Of course, the first vehicle in the MT Park was A sub’s, with its ‘A’ prominently displayed on the radiator grille, so when he appeared in Aussie’s mirror flashing his lights and beeping his horn, Aussie thought it was A sub and started to swerve all over the road to stop them overtaking him. 

When they arrived at Luqa, Aussie jumped out of the cab, chuffed that the Land Rover had not been able to overtake him and ready to give A sub the verbals, then died of shock when the MT Sergeant climbed out of the vehicle, and not A sub.

After that incident a truce was brokered and the dropping in the shit of your mates stopped.

George devises a new use for strawberry jam.

We were live firing on Salisbury Plain and George and Harry Woodward were signalling for 79 Bty.  I was acting as OP ack and as such was inside the bunker with the officers and other acks.  George and Harry were outside in the cold manning the sets in the backs of their respective Land Rovers. 

The bunkers were designed for watching the fall of shot and were reinforced concrete with a viewing slit about a foot deep set high up into them.  The officers and acks would sit on high benches looking through these slits to observe the rounds falling.  In the corner was a pot-bellied stove churning out heat and keeping everyone warm.  Except George and Harry.

George and Harry had led auxiliary cables from the Land Rovers, under the door of the bunker and along the floor to connect the officers’ headsets and handsets to the radios in their vehicles.  The officers each had a headset on their heads and a telephone handset tucked under each epaulet, to put them in contact with various levels of command. 

It was bitterly cold and George, I’ll give him the benefit of the doubt, started his Land Rover to charge the batteries and also to get a bit of heat from the heater in the front.  In a moment of madness he then decided to turn his vehicle around to keep the wind from coming in the back.  Of course, we didn’t know what was going on outside until the officer next to me yelped and flew backwards off his stool and landed on his back on the OP floor.  We all watched mesmerised as his handsets and headset snaked along the floor with a life of their own until they reached the door where the cables connected them to the Land Rover were ripped out.  There was a deathly silence in the OP and the stunned officer got himself off the floor and stood there dazed, his ripped epaulets hanging down his sleeve.

He then stormed out, saw George driving in a circle in front of the OP and set off in pursuit.  George stopped and realised what he’d done and the officer gave him a right royal bollocking.  George, like all of us, was used to being bollocked and apologised.  But George was not one to take this lightly and when all the equipment had been repaired and the officer was back in the OP, he skulked off to his trailer and emerged with a 16oz tin of strawberry jam.  Ignoring Harry he climbed on to the roof of the bunker and dropped it down the chimney of the pot-bellied stove.  The first that we in the OP heard was a loud bang.  Thinking that a round had dropped short and hit the bunker we looked worriedly around. Suddenly the stove lid shot into the air and clanged to the floor.  Red hot strawberry jam erupted from stove and dripped onto the floor, and the smell of burnt jam filled the OP.  Luckily no-one was scalded.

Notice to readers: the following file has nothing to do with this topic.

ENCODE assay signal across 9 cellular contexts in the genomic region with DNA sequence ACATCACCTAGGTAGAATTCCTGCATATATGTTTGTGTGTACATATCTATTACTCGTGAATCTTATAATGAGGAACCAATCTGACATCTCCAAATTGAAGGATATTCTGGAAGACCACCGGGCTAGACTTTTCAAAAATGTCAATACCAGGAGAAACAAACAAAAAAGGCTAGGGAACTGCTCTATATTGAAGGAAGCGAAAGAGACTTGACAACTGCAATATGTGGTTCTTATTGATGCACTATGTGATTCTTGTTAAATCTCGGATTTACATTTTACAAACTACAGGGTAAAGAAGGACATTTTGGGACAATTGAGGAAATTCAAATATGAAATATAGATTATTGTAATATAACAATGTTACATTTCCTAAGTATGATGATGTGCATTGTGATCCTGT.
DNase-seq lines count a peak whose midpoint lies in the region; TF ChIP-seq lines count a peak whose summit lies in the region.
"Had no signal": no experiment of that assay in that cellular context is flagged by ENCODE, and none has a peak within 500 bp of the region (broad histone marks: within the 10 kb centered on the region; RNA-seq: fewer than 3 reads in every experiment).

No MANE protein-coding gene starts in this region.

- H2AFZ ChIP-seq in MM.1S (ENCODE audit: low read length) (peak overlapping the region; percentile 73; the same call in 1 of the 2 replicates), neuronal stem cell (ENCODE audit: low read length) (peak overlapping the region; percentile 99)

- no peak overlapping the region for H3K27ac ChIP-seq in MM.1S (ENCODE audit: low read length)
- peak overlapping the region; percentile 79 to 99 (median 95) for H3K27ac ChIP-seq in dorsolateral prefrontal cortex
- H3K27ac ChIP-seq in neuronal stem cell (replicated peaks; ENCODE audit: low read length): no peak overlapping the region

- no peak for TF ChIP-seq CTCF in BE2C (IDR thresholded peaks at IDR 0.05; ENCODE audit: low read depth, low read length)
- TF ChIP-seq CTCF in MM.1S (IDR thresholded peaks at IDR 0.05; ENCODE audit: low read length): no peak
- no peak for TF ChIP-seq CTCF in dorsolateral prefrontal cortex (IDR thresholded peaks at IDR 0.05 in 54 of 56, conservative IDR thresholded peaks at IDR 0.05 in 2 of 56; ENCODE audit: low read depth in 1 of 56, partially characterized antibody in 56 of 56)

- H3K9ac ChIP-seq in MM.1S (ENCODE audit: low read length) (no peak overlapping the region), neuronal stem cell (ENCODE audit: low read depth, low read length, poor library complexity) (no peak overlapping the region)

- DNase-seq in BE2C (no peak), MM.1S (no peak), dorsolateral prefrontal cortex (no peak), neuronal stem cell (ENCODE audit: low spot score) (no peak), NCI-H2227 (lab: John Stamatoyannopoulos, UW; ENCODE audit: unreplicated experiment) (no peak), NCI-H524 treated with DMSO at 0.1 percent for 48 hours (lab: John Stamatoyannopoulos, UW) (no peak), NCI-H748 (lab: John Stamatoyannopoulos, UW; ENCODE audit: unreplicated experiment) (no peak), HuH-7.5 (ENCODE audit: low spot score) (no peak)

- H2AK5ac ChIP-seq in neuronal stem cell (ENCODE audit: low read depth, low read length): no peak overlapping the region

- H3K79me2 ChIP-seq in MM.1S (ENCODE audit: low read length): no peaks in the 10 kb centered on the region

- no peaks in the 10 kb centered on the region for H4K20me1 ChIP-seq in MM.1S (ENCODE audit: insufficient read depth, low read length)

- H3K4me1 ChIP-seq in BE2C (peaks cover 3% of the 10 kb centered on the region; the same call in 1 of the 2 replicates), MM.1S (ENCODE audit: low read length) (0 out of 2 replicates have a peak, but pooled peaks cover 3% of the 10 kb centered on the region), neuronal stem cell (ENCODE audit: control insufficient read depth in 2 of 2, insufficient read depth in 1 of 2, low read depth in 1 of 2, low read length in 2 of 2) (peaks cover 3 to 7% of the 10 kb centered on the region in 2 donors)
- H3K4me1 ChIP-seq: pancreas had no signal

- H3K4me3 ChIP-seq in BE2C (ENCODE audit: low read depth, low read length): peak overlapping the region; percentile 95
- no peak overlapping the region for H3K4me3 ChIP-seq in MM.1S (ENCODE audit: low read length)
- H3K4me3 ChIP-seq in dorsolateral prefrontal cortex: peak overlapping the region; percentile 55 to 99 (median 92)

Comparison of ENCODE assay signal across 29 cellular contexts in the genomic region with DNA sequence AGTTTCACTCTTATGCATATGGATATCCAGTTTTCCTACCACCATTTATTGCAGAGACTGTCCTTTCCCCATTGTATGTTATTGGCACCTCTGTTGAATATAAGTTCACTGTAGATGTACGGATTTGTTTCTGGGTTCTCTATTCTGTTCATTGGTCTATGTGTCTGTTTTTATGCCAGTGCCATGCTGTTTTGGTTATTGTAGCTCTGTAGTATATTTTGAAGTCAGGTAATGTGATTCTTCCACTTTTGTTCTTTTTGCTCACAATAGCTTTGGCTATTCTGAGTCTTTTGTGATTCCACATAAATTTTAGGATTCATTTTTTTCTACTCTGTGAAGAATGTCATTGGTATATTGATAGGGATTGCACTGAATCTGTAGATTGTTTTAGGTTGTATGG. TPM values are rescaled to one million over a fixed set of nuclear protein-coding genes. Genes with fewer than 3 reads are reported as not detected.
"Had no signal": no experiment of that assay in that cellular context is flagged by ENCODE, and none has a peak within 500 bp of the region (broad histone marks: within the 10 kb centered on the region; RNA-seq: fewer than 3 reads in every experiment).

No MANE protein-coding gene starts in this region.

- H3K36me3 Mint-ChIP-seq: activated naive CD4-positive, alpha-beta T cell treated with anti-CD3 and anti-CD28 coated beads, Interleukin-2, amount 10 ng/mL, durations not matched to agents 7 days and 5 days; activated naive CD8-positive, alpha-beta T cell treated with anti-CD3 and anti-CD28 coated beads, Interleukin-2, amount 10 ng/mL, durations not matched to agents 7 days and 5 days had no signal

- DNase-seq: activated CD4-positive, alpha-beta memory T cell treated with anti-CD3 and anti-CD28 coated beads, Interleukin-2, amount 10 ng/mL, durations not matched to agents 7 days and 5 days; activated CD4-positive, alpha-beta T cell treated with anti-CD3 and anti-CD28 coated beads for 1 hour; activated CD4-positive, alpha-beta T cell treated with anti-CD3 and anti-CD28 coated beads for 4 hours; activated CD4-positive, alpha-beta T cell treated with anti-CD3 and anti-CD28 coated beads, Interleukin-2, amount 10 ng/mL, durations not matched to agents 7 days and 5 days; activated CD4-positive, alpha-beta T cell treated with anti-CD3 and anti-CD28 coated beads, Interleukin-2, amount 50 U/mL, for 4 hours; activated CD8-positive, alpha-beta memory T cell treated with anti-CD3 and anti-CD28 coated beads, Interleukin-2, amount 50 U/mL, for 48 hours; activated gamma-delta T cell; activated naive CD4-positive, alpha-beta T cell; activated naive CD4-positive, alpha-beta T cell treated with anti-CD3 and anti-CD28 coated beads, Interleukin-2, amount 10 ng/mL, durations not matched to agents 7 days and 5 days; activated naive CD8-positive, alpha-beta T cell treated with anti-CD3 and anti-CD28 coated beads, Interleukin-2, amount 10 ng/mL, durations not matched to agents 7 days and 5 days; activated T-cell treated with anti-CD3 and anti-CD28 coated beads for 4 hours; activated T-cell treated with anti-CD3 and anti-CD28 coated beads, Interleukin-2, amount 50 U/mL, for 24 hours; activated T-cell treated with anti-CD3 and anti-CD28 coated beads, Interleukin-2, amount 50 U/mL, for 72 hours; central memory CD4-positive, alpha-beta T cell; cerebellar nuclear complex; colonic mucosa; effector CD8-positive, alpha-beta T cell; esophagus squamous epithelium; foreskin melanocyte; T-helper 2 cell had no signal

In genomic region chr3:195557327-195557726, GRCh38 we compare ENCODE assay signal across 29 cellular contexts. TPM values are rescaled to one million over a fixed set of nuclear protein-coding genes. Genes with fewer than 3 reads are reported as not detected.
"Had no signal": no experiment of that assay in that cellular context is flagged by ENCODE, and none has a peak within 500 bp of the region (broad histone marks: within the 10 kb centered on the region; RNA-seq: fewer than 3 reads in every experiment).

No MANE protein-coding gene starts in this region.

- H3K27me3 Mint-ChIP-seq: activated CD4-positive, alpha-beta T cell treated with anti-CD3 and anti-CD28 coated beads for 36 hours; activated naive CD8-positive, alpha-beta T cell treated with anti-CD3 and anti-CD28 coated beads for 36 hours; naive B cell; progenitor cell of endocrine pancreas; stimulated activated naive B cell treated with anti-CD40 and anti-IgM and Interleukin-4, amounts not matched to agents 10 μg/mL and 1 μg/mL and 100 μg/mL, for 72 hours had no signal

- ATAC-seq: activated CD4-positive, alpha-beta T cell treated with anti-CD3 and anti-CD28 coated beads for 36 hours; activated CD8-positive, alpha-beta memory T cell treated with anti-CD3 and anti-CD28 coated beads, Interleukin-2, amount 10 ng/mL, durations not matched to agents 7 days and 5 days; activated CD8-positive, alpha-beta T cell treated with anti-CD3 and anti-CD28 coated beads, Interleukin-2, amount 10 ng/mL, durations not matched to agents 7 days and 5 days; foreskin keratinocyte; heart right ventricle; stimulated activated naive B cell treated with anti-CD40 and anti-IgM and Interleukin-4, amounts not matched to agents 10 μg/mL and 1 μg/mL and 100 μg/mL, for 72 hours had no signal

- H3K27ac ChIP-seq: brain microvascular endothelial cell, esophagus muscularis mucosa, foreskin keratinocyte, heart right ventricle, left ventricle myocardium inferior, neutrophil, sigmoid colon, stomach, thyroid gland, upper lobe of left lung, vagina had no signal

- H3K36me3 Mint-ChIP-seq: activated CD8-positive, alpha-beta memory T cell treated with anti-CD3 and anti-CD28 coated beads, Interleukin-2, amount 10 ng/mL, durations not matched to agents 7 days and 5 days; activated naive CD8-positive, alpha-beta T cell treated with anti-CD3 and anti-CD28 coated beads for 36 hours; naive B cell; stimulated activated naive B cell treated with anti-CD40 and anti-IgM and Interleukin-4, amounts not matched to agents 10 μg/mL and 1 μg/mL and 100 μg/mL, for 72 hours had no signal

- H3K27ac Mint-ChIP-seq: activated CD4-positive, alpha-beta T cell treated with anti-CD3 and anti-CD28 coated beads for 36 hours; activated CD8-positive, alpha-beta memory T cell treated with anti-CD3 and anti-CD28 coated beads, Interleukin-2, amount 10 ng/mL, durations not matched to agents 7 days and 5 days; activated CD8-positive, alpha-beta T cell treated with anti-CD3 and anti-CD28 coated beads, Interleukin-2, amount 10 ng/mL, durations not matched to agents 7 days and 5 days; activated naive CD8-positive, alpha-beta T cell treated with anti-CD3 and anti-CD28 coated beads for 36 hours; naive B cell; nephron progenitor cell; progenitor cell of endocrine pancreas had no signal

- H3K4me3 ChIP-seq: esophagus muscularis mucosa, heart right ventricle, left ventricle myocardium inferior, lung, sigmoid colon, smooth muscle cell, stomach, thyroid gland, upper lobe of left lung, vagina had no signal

I knew it had to be George or Harry but as they had been trained to do, they emphatically denied it was anything to do with them.  The mystery of how a tin of strawberry jam ended up in a pot-bellied stove was never solved, but we had some laughs about it over a few beers over the years.

There’s good days, and there’s bad days.

Following on from my last ditty, after a couple of weeks of being shut in our barracks it was deemed safe for us to go out into the towns and villages of Malta, although we were told to avoid Floriana, where the rabid left-wing supporters of Dom Mintoff gathered, not far from the entrance to Valetta.  We were told not to go into that area and as there were not many bars there, we complied.  Normally we stayed close to home in Paceville which was in easy staggering distance of our barracks.

We were still doing guard duties around the island, but when were not guarding somewhere we were back in barracks, doing normal maintenance work on our equipment of general training.  Sports played a big part of our day, we did a lot of running in squads in the mornings, normally up and down the ranges to the rear of the barracks.  These were on a hill and running down to the butts and back up to the six hundred metre firing point was boring and knackering.  Then we had afternoon sports on a sand football pitch in the camp, which left a good number of us scarred for life.  Manchester City visited the island to take part in a match against a Maltese team and we took them training with us.  I remember Mike Summerbe in particular remarking that he was glad he didn’t have to train like we did. This was in the days of the heavy drinking football culture and they certainly held their own in the third half.  Eventually the grass rugby pitch at Hal Far was opened and 79 Commando Battery became the team to beat.  (That was us.)

Our Sergeant Major at the time was a bit of an old warhorse and disciplinarian and when I was released from my guard duty one afternoon during one of my tree-day stints to play rugby, he made it clear I would make up the time at a later date.  So on the next stint of duty, when the rest of my section returned to the barracks at midday, showered and went out on the town, I was made to stay on duty for the afternoon and returned to barracks at six in the evening.